Benfotiamine Metabolic Antioxidant NCT02292238 Burke Medical Research Institute Nov 14 Nov 19
BI 409306 Neuroprotective PDE9 inhibitor NCT02240693 Boehringer Ingelheim Jan 15 Jun 17
NCT02337907 Boehringer Ingelheim Jan 15 May 17
Byrostatin 1 Neuroprotective Protein kinase C inhibitor NCT02431468 Neurotrope Bioscience Jul 15 Apr 17
Cilostazol Neuroprotective PDE3 antagonist NCT02491268 National Cerebral and Cardiovascular Jul 15 Jul 18
CNP520 Antiamyloid BACE inhibitor NCT02576639 Novartis Aug 15 Mar 16
CPC-201 Neurotransmitter based Cholinesterase inhibitor 1 peripheral NCT02185053 Chase Pharmaceuticals Corporation Jul 14 Mar 16
cholinergic antagonist NCT02434666 Chase Pharmaceuticals Corporation Jan 15 Jul 16
Crenezumab Anti-amyloid Monoclonal antibody NCT01998841 Genentech Dec 13 Sep 20
DAOIB Neurotransmitter based NMDA enhancer NCT02103673 Chang Gung Memorial Hospital Feb 14 Sep 16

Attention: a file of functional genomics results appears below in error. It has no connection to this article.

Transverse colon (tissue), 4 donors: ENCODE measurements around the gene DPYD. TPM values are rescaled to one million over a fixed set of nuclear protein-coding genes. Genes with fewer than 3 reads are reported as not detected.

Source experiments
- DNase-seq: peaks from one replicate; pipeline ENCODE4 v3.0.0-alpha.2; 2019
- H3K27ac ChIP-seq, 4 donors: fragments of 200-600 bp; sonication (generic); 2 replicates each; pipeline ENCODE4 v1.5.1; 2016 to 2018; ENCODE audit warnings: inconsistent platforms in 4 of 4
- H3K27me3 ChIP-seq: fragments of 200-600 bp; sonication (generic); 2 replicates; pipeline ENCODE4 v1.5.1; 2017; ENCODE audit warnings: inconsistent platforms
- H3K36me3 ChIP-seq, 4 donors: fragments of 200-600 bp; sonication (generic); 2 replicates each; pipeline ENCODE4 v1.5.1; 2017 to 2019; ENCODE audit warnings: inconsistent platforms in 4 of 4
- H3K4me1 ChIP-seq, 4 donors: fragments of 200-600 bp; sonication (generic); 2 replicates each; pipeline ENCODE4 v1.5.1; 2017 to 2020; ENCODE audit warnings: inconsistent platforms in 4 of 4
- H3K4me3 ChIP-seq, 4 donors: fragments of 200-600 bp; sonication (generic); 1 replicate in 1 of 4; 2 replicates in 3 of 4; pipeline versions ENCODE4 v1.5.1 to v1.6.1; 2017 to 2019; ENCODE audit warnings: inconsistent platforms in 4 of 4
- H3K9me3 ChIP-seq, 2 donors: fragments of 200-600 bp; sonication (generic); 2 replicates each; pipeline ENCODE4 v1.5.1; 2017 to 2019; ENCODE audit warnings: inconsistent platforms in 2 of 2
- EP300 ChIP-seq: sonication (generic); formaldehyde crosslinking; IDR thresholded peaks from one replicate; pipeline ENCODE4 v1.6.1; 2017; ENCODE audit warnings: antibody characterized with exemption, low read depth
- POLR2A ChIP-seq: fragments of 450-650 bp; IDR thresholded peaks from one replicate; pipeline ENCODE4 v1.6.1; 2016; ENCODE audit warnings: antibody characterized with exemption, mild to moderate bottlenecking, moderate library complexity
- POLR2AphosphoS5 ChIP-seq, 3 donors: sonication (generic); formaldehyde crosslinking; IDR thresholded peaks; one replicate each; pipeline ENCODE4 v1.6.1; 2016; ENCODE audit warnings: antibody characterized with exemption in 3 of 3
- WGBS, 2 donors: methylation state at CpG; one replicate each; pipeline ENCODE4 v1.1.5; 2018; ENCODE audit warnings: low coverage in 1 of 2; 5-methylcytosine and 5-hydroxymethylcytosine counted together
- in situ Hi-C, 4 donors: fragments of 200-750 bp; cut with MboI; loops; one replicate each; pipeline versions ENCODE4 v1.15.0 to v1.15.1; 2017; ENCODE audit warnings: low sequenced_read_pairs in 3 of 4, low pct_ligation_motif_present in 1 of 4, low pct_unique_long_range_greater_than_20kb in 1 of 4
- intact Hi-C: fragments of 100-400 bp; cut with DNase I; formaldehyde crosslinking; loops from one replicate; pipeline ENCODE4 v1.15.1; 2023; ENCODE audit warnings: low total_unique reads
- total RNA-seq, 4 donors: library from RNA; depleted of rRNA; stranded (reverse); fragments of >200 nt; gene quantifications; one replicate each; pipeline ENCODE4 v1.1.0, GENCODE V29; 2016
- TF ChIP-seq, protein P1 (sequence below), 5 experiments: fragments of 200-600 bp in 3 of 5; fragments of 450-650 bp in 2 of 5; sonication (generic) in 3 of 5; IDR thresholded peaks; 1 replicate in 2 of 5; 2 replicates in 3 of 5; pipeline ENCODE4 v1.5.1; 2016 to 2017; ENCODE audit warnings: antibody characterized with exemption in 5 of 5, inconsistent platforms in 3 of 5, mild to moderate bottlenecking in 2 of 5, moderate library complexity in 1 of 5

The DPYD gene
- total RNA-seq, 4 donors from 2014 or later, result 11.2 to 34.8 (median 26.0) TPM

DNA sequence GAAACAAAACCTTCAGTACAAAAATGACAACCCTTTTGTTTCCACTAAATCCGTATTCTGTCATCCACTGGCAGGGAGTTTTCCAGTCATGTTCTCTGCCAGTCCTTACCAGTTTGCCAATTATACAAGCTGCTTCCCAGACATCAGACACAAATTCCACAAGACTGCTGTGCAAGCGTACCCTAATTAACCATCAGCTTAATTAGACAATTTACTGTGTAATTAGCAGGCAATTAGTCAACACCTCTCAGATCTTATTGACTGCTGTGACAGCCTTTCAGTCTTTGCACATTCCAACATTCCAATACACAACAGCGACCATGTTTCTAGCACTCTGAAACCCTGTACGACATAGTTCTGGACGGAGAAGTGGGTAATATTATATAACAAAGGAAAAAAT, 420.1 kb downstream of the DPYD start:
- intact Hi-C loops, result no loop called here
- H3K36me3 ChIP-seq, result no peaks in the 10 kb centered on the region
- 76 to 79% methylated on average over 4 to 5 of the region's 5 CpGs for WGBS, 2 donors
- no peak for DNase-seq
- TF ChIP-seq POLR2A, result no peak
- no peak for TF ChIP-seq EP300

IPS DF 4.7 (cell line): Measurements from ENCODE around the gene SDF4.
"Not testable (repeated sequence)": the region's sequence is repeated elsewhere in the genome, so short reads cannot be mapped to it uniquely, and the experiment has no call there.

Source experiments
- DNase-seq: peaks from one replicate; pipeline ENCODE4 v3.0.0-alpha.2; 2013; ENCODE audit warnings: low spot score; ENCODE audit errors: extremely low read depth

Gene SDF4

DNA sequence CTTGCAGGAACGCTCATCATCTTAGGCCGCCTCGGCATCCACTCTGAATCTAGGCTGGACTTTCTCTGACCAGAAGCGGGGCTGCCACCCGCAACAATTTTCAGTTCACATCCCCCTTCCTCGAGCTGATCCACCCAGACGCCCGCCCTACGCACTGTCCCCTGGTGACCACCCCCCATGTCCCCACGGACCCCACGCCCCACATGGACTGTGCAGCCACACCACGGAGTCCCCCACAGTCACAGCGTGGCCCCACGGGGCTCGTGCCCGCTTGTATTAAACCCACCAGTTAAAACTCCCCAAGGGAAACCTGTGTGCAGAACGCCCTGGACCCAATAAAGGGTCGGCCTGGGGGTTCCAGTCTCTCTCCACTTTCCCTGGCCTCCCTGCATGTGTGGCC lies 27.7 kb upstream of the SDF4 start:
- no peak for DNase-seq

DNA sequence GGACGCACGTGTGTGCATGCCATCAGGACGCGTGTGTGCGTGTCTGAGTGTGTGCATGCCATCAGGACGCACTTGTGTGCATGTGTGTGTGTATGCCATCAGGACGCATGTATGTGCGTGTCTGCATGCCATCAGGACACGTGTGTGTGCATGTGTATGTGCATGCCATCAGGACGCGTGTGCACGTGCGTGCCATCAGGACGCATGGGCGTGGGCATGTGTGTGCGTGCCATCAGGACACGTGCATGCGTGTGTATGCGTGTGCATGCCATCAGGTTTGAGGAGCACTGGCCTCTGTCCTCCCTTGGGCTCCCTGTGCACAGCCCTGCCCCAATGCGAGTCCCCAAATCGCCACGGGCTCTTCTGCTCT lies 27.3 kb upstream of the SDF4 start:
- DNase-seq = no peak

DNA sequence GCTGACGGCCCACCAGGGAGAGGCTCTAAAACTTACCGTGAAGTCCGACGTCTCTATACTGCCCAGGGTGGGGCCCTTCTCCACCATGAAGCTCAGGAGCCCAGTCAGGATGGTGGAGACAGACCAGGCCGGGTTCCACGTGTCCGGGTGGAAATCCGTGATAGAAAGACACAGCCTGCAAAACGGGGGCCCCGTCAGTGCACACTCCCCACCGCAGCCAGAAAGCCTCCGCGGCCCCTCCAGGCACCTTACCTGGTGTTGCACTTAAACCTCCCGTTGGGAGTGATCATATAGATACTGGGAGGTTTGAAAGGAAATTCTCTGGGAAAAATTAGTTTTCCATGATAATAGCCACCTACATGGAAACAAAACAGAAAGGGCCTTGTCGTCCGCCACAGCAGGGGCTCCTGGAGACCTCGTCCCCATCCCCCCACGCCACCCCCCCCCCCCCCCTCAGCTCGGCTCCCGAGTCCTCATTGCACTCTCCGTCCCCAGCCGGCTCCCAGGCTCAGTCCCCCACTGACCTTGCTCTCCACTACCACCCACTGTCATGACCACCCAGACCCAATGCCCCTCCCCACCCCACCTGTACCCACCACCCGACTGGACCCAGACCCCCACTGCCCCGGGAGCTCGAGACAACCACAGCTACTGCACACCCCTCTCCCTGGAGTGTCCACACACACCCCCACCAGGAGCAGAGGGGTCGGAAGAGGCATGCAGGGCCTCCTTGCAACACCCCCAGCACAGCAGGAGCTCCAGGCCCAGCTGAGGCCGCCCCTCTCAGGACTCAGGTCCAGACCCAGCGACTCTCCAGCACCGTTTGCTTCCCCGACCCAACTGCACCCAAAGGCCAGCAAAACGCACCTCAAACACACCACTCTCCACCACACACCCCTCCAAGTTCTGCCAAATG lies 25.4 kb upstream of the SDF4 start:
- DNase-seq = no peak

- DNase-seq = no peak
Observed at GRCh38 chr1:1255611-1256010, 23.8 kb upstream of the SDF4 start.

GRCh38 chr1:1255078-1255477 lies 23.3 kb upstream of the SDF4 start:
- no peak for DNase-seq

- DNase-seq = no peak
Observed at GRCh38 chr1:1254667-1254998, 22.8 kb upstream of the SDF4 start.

NCT02239003 Chang Gung Memorial Hospital Jan 12 Jul 16
E2609 Anti-amyloid BACE inhibitor NCT02322021 Eisai Nov 14 Jul 19
Exenatide Metabolic Glucagon-like peptide 1 receptor NCT01255163 National Institute on Aging (NIA) Nov 10 Dec 18
Formoterol A&B Neuroprotective Beta-2 adrenergic receptor agonist NCT02500784 Palo Alto Veterans Institute for Jan 15 Jul 16
hUCB-MSCs Neuroprotective Stem cell therapy NCT02054208 Medipost Co Feb 14 Feb 18
NCT01547689 Affiliated Hospital to Academy of Mar 12 Dec 16
Military Medical Sciences,
Beijing, China
Insulin detemir Metabolic Insulin NCT01595646 University of Washington Nov 11 Sep 15
Insulin glulisine Metabolic Insulin NCT02503501 HealthPartners Institute for Education Aug 15 Sep 17
and Research
JNJ-54861911 Anti-amyloid BACE inhibitor NCT02406027 Janssen Jul 15 Jun 24
NCT02260674 Janssen Nov 14 Jun 16
Levetiracetam Neurotransmitter based Anticonvulsant NCT02002819 University of California, San Jun 14 Jun 17
Liraglutide Metabolic Glucagon-like peptide 1 receptor NCT01843075 Imperial College London Jan 14 Jan 17